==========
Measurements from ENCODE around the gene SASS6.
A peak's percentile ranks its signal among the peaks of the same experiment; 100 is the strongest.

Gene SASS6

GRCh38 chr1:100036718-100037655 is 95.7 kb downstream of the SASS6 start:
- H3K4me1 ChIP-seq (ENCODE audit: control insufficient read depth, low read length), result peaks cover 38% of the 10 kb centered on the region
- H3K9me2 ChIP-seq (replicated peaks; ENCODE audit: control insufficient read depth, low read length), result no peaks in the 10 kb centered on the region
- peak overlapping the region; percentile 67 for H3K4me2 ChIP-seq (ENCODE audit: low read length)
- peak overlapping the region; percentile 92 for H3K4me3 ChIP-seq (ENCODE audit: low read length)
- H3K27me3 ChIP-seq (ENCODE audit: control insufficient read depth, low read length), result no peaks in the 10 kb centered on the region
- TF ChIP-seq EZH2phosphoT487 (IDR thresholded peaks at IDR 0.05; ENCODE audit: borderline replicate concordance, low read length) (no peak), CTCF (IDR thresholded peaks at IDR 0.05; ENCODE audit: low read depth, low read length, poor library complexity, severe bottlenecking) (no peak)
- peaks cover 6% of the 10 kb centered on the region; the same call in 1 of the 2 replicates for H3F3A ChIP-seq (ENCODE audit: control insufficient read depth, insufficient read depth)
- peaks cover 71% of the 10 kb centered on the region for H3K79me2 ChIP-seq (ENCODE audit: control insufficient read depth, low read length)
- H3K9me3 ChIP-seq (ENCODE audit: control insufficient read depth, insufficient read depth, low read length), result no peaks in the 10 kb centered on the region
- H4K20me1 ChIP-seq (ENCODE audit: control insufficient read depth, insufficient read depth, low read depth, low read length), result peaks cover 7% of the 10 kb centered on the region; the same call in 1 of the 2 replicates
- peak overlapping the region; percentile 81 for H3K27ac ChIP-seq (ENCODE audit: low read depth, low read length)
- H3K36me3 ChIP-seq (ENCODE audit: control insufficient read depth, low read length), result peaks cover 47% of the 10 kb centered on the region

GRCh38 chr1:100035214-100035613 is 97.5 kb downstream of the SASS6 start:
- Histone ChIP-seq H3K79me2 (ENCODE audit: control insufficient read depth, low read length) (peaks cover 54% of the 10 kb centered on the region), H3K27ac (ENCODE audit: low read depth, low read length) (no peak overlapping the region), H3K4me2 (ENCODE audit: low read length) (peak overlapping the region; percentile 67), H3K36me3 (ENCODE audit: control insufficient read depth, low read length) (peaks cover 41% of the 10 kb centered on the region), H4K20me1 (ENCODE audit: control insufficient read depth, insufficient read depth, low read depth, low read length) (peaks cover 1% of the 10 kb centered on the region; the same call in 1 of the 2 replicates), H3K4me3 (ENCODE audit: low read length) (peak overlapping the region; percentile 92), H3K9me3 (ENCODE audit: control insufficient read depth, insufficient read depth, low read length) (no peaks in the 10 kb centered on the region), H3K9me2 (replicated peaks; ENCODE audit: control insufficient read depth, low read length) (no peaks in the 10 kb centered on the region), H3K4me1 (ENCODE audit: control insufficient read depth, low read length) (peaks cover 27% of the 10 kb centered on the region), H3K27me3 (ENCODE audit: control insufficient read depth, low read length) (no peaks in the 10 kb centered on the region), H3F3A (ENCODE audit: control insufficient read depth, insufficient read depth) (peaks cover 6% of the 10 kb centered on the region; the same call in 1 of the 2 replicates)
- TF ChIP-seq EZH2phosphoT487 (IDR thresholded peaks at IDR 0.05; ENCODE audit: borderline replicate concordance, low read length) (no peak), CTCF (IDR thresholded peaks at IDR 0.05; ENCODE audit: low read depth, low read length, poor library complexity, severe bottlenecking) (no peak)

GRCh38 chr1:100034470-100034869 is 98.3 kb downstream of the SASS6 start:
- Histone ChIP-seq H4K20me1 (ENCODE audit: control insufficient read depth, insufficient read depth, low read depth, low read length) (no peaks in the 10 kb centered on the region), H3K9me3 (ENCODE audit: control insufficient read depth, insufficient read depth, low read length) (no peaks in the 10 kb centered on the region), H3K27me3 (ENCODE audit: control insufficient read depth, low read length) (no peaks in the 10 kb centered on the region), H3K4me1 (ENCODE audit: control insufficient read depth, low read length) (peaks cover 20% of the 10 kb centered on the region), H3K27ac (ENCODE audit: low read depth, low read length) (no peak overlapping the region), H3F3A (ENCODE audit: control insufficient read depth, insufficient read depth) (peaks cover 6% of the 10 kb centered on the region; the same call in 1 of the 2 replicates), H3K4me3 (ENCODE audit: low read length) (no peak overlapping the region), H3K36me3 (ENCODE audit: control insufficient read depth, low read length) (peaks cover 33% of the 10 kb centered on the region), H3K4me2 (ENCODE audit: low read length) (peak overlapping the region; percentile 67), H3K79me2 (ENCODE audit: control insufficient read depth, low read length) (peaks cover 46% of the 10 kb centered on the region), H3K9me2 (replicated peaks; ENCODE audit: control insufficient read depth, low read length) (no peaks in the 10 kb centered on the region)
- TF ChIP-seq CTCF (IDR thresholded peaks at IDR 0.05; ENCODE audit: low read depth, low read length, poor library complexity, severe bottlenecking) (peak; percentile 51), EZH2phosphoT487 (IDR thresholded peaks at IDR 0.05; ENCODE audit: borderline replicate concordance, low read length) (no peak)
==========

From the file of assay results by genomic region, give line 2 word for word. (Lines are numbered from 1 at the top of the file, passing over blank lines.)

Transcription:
A peak's percentile ranks its signal among the peaks of the same experiment; 100 is the strongest.